Body Language: What to Do and What to Avoid During an Interview

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When you go into an interview and whenever you meet someone new, it takes them 5 to 30 seconds to form an opinion about you based on first impressions. 

Of course, this opinion evolves over time, but it’s the foundation of what they think and how they feel about you. 

In the environment of an interview of any kind, you want to be in control of that first impression. Preparing answers to the most common questions and knowing what you want to say is important. 

But your body language can speak louder than words, so that’s why I bring you a guide about what you should and shouldn’t do during an interview to have control of this initial impression and have a better chance of getting what you want. 

Do This

  • Enter the Room With Confidence

As soon as you walk in the building, people will start making assumptions about you. By entering the room confidently, you’re showing that you can carry yourself well. You’re not nervous because you’re a professional and you know you have something of value to offer. You’re trying them on for size as much as they’re trying you on for size. 

  • Give a Firm Handshake

This is a classic. Handshakes say a lot about who you are; give a limp handshake and you come off as submissive, use too much force and it will seem like you’re overcompensating. That’s why you need to keep it in the middle. Give a firm handshake, hold it for a few seconds and then let go. 

  • Mind Your Posture

Your posture is a big part of what it means to look confident and professional. Sitting up straight is key, but avoid being stiff and fidgeting with your legs. Lean forward ever so slightly to signal you’re paying attention, but remain mindful of your posture. 

  • Hold Eye Contact

By holding eye contact with your interviewer as you answer their questions you’re showing them how confident and comfortable you are. You’re not intimidated or uncomfortable in your skin, you know exactly how to get your point across. If this is challenging for you, look at their nose or at the space between their eyes and hold it for ten seconds at a time. Don’t just stare at them like a crazy person, but show them you’re present. 

  • Use Your Smile

It’s not uncommon to feel a bit nervous during an interview, so smiling will be very helpful. You want to be charismatic, so using your smile will not only achieve that, but it will also help you relax and find comfort. 

  • User Your Hands But Not Too Much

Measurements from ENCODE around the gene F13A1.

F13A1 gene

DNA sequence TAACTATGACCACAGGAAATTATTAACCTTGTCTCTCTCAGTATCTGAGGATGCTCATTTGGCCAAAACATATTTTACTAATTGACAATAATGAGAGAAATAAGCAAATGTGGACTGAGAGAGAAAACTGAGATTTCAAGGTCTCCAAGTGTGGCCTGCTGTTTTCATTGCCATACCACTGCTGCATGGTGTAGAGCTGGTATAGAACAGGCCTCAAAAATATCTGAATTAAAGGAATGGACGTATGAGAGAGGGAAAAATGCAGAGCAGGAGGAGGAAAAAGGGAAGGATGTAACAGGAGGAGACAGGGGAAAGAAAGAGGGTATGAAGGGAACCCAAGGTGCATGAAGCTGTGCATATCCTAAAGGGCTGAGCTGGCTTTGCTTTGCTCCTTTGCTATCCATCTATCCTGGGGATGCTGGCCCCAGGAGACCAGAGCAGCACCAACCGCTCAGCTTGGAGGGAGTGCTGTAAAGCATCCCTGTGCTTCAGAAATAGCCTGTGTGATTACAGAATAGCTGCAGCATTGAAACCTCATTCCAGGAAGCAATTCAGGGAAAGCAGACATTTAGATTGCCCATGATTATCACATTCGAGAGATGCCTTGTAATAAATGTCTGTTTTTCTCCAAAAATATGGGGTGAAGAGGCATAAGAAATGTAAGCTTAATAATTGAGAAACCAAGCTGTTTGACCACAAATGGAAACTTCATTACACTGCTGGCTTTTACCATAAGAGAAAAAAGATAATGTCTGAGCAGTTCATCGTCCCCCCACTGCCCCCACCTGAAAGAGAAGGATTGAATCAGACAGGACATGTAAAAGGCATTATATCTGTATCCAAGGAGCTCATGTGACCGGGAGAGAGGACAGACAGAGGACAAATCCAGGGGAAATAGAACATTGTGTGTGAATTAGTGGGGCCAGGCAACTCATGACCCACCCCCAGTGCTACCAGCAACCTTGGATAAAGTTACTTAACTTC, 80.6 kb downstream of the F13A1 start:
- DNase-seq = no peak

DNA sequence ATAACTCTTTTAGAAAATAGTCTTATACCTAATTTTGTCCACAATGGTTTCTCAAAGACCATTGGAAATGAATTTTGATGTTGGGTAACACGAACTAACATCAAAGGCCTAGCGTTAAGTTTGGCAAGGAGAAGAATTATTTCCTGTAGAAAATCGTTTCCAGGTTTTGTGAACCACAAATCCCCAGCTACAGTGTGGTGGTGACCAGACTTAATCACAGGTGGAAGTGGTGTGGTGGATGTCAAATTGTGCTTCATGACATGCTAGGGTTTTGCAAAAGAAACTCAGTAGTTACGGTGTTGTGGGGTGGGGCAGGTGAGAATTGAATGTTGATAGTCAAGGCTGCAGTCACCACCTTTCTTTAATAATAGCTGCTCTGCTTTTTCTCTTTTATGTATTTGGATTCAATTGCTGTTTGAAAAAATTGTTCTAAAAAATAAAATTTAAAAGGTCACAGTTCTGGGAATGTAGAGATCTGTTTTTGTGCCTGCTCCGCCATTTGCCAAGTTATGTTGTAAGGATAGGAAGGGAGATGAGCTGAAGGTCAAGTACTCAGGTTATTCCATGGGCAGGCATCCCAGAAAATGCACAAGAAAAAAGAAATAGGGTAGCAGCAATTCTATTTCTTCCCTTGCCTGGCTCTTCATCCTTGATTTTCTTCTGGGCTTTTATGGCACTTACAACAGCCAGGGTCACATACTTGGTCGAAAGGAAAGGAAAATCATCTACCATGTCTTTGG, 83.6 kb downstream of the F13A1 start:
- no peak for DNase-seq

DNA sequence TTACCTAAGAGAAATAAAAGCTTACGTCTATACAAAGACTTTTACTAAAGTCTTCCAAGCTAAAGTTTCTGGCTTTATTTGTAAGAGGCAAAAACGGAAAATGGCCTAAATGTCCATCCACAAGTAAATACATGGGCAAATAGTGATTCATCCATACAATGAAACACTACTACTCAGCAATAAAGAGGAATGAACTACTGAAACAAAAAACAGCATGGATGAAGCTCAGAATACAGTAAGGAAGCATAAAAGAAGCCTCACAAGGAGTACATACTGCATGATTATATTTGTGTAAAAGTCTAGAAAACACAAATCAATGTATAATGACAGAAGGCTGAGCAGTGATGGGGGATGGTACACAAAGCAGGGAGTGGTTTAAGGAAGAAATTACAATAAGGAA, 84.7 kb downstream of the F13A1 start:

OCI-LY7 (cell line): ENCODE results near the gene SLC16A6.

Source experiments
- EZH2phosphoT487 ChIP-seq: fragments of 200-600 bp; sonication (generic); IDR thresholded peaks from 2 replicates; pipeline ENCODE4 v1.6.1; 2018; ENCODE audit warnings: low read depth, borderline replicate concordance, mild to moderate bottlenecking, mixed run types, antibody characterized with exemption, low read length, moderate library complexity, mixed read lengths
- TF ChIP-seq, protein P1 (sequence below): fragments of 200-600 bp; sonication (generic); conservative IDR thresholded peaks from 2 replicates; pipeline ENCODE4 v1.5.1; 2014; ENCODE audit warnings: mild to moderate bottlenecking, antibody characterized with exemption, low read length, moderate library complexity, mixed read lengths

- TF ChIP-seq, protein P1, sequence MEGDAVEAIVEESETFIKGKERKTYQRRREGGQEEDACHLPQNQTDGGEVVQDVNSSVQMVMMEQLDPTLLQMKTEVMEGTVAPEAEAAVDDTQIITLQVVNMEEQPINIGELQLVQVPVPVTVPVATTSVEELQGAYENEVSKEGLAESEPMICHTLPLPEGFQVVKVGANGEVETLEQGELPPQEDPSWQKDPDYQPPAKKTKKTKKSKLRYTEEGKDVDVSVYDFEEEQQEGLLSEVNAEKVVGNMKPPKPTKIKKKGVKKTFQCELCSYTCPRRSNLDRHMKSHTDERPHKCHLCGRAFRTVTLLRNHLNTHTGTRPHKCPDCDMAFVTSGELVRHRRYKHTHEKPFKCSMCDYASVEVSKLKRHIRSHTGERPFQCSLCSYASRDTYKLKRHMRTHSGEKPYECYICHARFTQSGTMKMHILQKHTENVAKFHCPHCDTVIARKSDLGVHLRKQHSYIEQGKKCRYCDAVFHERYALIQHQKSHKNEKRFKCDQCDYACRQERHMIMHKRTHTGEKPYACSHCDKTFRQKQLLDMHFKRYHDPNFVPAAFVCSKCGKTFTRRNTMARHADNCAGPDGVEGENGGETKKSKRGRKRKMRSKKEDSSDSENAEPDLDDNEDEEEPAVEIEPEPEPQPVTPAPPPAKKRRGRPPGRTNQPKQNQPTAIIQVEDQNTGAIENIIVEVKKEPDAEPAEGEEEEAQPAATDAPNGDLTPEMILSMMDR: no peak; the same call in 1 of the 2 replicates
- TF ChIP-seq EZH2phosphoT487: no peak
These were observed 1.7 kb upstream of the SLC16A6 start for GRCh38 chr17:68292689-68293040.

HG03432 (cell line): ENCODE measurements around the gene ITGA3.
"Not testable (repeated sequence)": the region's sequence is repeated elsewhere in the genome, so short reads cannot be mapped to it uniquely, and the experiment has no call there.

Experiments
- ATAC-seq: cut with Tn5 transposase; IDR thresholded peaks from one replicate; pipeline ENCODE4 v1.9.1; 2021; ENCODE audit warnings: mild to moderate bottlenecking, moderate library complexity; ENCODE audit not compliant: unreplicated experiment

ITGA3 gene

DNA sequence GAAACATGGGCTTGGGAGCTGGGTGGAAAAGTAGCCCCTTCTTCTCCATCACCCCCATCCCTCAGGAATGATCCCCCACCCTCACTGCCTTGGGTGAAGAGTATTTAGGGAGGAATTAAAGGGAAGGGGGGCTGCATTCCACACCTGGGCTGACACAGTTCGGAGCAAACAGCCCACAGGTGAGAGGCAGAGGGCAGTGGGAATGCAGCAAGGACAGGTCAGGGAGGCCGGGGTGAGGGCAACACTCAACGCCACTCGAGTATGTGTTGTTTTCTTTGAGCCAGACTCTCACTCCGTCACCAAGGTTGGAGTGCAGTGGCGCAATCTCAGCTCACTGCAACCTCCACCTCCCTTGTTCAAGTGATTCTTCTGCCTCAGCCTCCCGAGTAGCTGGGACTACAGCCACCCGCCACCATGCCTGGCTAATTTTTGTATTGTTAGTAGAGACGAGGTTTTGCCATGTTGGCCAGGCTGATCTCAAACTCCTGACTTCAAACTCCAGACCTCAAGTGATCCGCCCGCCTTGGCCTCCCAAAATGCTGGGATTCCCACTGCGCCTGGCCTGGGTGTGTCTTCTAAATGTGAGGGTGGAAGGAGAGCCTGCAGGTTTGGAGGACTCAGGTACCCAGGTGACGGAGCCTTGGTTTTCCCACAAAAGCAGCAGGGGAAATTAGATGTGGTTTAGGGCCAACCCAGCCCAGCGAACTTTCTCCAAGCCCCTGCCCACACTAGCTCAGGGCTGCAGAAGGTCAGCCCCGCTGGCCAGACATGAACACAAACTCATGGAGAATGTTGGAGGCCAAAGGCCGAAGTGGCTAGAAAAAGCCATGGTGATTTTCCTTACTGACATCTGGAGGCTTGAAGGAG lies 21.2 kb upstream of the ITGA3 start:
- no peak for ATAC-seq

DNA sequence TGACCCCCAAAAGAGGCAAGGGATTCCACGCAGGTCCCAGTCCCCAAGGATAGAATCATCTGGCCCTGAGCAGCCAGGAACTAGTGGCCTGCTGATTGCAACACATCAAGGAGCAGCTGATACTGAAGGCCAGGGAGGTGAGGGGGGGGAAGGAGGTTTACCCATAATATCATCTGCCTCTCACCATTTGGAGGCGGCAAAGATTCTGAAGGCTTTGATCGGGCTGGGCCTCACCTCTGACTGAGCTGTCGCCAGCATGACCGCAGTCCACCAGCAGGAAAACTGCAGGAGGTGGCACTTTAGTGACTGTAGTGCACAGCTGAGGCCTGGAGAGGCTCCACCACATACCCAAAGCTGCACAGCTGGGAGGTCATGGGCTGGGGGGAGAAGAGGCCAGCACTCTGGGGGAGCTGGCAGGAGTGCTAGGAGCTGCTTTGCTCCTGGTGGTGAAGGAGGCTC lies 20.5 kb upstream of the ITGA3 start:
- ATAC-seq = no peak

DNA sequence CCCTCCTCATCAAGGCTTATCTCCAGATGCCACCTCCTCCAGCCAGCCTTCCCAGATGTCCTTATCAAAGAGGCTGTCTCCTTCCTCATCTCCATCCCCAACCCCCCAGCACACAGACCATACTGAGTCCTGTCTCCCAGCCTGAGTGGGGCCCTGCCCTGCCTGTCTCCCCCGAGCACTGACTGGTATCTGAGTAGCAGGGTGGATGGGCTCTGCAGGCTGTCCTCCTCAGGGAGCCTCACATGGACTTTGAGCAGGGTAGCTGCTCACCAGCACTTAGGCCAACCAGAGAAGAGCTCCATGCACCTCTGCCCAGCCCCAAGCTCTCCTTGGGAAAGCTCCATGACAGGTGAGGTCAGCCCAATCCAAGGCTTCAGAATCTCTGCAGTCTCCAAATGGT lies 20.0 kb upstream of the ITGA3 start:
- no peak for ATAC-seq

Gesticulating with your hands can be helpful when you want to come off as charismatic and energetic, but too much of it can be distracting. If you find that overusing your hands is a problem when you’re nervous, ask the interviewer if you can take notes. This won’t only help you keep your hands still, but it will also show them you’re interested. 

Don’t Do This

  • Overconfidence

There’s a sweet spot when it comes to showing confidence. Too much of it and you look arrogant, which is not something you want your interviewer to believe. Walk in like you’re right for the job, but don’t assume you already have it. 

  • Slouching

It can be tempting to slouch in order to feel a bit more comfortable, but you’ll come across as uninterested and bored. You can have a good posture and still find comfort, but remember you’re not at home winding down; you’re in an interview. 

  • Stare

Many people struggle with eye contact quite a bit and it’s very difficult for them to maintain it in a natural way. The last thing you want to do is stare intensely at your interviewer. This will only make you seem nervous and a bit intense, so practice how to keep your eye contact natural and light. 

  • Fidgeting

If you’re fidgeting, you’re nervous. So try to keep your movement to a minimum. We don’t want you to be stiff, but don’t do disruptive things such as moving your leg nervously, playing with your hair or your pen, tapping your fingers, etc. This won’t only distract your interviewer, it will make you look like you can’t wait to get out of there. 

Final Thoughts

As you can see, none of the tips on this list are unknown or uncommon. But that’s precisely what makes them so important to consider and to keep in mind whenever you walk into an interview. 60% of first impressions are based on body language, so paying attention to these common rules and practicing them before an interview will help you make a great impression. 

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